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On Yarrow's banks let herons feed,
Hares couch, and rabbits burrow!
But we will downwards with the Tweed,
Nor turn aside to Yarrow.

'There's Galla Water, Leader Haughs,

Both lying right before us;

And Dryborough, where with chiming Tweed
The lintwhites sing in chorus ;

There's pleasant Tiviot-dale, a land
Made blithe with plough and harrow:
Why throw away a needful day
To go in search of Yarrow?

'What's Yarrow but a river bare, That glides the dark hills under? There are a thousand such elsewhere

As worthy of your wonder.'

-Strange words they seemed of slight and scorn;

My True-love sighed for sorrow;

And looked me in the face, to think

I thus could speak of Yarrow !

'Oh! green,' said I, 'are Yarrow's holms,

And sweet is Yarrow flowing!

Fair hangs the apple frae the rock1,
But we will leave it growing.

O'er hilly path, and open strath,
We'll wander Scotland thorough;
But, though so near, we will not turn
Into the dale of Yarrow.

'Let beeves and home-bred kine partake
The sweets of Burn-mill meadow;
The swan on still Saint Mary's Lake
Float double, swan and shadow !
We will not see them; will not go
To-day, nor yet to-morrow;
Enough if in our hearts we know
There's such a place as Yarrow.

1 See Hamilton's ballad, as above.

'Be Yarrow stream unseen, unknown!

It must, or we shall rue it ;

We have a vision of our own;

Ah! why should we undo it?

The treasured dreams of times long past,
We'll keep them, winsome Marrow !
For when we're there, although 'tis fair,
'Twill be another Yarrow!

'If Care with freezing years should come,
And wandering seem but folly,-
Should we be loath to stir from home,

And yet be melancholy;

Should life be dull, and spirits low,

'Twill soothe us in our sorrow,
That earth has something yet to show,
The bonny holms of Yarrow.'

TO THE CUCKOO.

O blithe New-comer! I have heard,
I hear thee and rejoice.

O Cuckoo shall I call thee Bird,
Or but a wandering Voice?

While I am lying on the grass
Thy twofold shout I hear,
From hill to hill it seems to pass,
At once far off, and near.

Though babbling only to the Vale,
Of sunshine and of flowers,

Thou bringest unto me a tale
Of visionary hours.

Thrice welcome, darling of the Spring!
Even yet thou art to me

No bird, but an invisible thing,
A voice, a mystery;

The same whom in my school-boy days I listened to; that Cry

Which made me look a thousand ways In bush, and tree, and sky.

To seek thee did I often rove
Through woods and on the green;
And thou wert still a hope, a love;
Still longed for, never seen.

And I can listen to thee yet;
Can lie upon the plain
And listen, till I do beget

That golden time again.

O blessed Bird! the earth we pace
Again appears to be
An unsubstantial, faery place :
That is fit home for Thee!

(1804.)

AT THE GRAVE OF BURNS.

(Seven Years after his Death.)

I shiver, Spirit fierce and bold,

At thought of what I now behold:
As vapours breathed from dungeons cold

Strike pleasure dead,

So sadness comes from out the mould
Where Burns is laid.

1803.

And have I then thy bones so near,
And thou forbidden to appear?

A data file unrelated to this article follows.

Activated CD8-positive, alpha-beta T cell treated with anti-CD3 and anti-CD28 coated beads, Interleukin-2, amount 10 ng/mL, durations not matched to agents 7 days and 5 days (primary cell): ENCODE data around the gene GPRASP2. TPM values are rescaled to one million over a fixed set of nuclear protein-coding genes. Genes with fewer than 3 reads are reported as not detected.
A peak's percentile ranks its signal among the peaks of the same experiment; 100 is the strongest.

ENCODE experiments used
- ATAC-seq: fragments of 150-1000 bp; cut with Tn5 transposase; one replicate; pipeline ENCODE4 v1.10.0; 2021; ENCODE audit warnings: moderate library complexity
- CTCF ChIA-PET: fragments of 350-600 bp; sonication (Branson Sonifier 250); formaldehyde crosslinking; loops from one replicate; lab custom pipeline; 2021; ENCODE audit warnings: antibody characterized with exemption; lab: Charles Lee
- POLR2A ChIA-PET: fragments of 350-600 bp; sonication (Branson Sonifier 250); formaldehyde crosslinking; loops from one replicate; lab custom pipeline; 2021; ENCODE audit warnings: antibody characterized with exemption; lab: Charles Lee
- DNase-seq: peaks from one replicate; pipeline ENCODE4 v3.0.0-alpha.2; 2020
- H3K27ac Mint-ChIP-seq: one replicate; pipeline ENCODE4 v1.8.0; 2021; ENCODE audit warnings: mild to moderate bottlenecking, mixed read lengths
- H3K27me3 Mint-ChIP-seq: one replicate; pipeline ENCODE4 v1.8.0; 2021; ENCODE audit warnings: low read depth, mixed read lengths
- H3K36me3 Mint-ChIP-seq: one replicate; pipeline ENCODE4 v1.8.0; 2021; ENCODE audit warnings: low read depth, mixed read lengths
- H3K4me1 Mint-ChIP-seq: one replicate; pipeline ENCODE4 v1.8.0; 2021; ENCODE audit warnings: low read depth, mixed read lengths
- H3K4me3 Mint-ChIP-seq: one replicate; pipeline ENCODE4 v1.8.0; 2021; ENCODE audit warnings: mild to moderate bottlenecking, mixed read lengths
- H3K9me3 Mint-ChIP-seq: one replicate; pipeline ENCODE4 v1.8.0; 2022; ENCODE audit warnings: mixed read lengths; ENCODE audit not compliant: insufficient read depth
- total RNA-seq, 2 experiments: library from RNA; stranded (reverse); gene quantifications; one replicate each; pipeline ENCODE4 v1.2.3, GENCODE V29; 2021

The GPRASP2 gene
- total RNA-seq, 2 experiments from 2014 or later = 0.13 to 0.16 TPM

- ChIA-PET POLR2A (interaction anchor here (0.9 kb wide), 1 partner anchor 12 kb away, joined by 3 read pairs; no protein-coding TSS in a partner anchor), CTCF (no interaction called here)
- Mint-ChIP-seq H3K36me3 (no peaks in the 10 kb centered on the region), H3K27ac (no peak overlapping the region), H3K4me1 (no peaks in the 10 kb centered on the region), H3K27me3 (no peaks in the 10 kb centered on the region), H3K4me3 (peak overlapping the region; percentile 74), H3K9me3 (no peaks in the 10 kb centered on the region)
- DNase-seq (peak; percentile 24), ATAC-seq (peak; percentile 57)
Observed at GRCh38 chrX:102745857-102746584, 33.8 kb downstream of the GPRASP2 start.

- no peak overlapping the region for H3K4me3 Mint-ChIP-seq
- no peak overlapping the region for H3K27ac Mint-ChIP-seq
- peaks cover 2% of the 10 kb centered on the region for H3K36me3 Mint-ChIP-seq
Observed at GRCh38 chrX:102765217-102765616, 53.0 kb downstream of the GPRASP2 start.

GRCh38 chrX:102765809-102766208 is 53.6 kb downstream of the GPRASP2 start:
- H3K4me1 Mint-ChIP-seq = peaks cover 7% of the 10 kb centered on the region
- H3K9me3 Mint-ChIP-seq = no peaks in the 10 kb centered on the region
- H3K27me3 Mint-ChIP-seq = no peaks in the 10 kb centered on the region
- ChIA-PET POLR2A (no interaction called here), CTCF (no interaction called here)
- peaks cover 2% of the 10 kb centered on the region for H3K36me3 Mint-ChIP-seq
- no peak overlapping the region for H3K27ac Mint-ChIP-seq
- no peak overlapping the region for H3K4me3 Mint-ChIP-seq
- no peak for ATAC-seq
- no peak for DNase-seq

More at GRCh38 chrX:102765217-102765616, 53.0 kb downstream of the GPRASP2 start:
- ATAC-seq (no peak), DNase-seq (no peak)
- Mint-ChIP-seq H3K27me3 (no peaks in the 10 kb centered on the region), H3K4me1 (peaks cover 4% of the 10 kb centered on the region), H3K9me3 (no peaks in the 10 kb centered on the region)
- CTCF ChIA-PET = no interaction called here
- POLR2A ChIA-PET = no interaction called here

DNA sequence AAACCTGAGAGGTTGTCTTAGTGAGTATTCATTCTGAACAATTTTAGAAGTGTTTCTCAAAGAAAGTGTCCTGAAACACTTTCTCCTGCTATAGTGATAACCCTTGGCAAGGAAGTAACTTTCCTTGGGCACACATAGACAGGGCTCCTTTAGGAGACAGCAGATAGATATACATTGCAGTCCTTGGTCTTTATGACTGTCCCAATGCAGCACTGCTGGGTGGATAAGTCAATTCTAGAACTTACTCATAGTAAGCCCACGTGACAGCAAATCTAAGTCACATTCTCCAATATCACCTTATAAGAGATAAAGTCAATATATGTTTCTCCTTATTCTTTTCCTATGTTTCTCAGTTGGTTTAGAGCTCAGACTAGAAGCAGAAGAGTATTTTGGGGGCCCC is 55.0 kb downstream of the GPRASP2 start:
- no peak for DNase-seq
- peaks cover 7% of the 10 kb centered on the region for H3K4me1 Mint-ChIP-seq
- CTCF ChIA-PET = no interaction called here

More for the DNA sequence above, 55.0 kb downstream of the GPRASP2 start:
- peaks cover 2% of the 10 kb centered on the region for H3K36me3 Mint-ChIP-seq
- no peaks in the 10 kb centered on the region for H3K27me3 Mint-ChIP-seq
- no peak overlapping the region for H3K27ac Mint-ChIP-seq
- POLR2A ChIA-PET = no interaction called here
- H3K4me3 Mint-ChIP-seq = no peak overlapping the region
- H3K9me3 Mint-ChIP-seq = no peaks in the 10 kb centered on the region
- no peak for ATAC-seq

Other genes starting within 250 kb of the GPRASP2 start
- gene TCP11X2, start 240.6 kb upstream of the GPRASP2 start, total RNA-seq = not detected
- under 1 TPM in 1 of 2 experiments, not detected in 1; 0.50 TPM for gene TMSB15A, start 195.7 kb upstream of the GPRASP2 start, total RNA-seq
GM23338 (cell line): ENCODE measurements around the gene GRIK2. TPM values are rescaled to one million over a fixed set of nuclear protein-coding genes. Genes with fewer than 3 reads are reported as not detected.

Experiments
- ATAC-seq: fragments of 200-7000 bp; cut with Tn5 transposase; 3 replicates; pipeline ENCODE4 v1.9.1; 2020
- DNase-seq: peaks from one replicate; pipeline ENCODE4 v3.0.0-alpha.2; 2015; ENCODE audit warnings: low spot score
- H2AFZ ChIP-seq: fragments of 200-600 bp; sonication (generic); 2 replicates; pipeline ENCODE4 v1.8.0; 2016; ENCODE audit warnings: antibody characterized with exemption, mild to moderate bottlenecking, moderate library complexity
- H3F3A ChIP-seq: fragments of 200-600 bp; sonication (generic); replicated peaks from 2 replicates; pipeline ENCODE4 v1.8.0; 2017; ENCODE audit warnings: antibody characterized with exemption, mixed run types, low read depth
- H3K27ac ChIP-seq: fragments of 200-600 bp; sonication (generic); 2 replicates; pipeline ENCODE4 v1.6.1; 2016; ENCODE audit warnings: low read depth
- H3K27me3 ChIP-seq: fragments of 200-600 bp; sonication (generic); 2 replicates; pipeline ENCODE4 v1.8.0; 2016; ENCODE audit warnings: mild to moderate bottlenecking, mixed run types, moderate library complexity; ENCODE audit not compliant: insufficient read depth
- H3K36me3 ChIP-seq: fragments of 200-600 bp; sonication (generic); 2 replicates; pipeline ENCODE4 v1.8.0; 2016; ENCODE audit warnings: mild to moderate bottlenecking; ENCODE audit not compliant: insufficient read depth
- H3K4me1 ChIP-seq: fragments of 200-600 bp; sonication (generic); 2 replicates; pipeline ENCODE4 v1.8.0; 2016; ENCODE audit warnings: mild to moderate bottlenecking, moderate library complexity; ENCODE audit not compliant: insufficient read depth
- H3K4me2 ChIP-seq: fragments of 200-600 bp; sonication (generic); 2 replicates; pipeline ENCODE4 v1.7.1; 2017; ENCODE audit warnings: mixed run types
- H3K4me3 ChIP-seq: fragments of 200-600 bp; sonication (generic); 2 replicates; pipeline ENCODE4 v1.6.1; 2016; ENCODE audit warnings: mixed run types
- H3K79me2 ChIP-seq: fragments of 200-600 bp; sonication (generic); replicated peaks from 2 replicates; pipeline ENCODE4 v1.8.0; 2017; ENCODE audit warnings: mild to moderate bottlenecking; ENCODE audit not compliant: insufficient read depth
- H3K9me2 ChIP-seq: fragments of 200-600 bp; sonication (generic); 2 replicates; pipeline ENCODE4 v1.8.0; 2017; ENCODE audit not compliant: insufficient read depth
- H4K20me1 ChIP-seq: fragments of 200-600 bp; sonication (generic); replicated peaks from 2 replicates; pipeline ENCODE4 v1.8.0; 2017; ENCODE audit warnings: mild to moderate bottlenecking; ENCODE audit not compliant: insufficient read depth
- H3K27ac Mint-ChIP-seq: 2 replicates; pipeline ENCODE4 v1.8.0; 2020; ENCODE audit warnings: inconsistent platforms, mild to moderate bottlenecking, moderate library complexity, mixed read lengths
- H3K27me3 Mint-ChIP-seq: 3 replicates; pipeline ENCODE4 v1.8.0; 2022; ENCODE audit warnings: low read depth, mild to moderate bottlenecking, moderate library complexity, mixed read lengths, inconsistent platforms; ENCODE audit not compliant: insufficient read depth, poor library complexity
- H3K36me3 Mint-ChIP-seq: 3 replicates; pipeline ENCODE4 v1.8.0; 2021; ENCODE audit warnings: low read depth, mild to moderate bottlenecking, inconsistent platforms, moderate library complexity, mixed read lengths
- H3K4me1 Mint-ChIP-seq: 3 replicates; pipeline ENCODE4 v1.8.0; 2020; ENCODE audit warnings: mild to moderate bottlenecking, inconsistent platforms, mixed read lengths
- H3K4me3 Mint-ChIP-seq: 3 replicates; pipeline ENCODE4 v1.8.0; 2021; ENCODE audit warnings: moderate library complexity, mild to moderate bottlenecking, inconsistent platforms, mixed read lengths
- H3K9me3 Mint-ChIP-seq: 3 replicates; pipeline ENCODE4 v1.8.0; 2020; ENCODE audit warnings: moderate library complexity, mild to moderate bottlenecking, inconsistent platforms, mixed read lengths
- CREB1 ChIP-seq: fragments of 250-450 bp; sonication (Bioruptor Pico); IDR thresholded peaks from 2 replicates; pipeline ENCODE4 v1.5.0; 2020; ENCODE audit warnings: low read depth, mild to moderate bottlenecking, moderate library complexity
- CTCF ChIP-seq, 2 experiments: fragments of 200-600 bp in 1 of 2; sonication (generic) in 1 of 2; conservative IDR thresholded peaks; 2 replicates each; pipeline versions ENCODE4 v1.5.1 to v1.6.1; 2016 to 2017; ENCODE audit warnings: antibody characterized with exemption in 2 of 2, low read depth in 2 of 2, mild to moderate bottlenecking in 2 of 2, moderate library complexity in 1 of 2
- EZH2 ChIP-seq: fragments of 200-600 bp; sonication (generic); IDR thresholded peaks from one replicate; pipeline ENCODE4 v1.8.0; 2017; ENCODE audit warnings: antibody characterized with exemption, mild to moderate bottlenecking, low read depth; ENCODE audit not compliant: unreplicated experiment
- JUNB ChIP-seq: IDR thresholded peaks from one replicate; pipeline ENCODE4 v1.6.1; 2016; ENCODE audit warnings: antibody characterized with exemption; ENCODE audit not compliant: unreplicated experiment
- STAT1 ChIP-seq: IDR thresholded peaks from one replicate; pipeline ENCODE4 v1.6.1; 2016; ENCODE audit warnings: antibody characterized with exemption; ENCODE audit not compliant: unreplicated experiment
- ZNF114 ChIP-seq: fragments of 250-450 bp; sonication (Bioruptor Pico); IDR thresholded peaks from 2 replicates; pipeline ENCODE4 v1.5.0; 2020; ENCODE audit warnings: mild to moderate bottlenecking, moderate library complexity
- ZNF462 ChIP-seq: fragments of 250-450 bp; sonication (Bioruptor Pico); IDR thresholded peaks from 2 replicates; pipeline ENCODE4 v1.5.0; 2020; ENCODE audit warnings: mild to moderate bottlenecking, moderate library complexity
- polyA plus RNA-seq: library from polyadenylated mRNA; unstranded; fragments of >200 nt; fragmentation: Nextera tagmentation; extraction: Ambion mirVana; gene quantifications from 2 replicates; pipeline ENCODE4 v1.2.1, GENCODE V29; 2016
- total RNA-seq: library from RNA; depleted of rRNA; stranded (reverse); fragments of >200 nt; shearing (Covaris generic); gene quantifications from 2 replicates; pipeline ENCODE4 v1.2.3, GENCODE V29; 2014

As if it were thyself that's here
I shrink with pain;

And both my wishes and my fear
Alike are vain.

Off weight-nor press on weight !-away
Dark thoughts!-they came, but not to stay;
With chastened feelings would I pay
The tribute due

To him, and aught that hides his clay
From mortal view.

Fresh as the flower, whose modest worth
He sang, his genius 'glinted' forth,
Rose like a star that touching earth,
For so it seems,

Doth glorify its humble birth
With matchless beams.

The piercing eye, the thoughtful brow,
The struggling heart, where be they now?-

Full soon the Aspirant of the plough,

The prompt, the brave,

Slept, with the obscurest, in the low
And silent grave.

I mourned with thousands, but as one
More deeply grieved, for He was gone
Whose light I hailed when first it shone,
And showed my youth

How Verse may build a princely throne
On humble truth.

Alas! where'er the current tends,
Regret pursues and with it blends,-
Huge Criffel's hoary top ascends

By Skiddaw seen,—

Neighbours we were, and loving friends
We might have been :

True friends though diversely inclined; But heart with heart and mind with mind, Where the main fibres are entwined,

Through Nature's skill,

May even by contraries be joined
More closely still.

The tear will start, and let it flow;
Thou 'poor Inhabitant below,'
At this dread moment-even so-

Might we together

Have sate and talked where gowans blow,
Or on wild heather.

What treasures would have then been placed
Within my reach; of knowledge graced
By fancy what a rich repast!

But why go on?—

Oh! spare to sweep, thou mournful blast,
His grave grass-grown.

There, too, a Son, his joy and pride,
(Not three weeks past the Stripling died,)
Lies gathered to his Father's side,

Soul-moving sight!

Yet one to which is not denied
Some sad delight.

For he is safe, a quiet bed
Hath early found among the dead,
Harboured where none can be misled,
Wronged, or distrest ;

And surely here it may be said
That such are blest. ·

And oh for Thee, by pitying grace
Checked oft-times in a devious race,
May He who halloweth the place
Where Man is laid
Receive thy Spirit in the embrace
For which it prayed!

Sighing I turned away; but ere
Night fell I heard, or seemed to hear,
Music that sorrow comes not near,

A ritual hymn,

Chaunted in love that casts out fear
By Seraphim.

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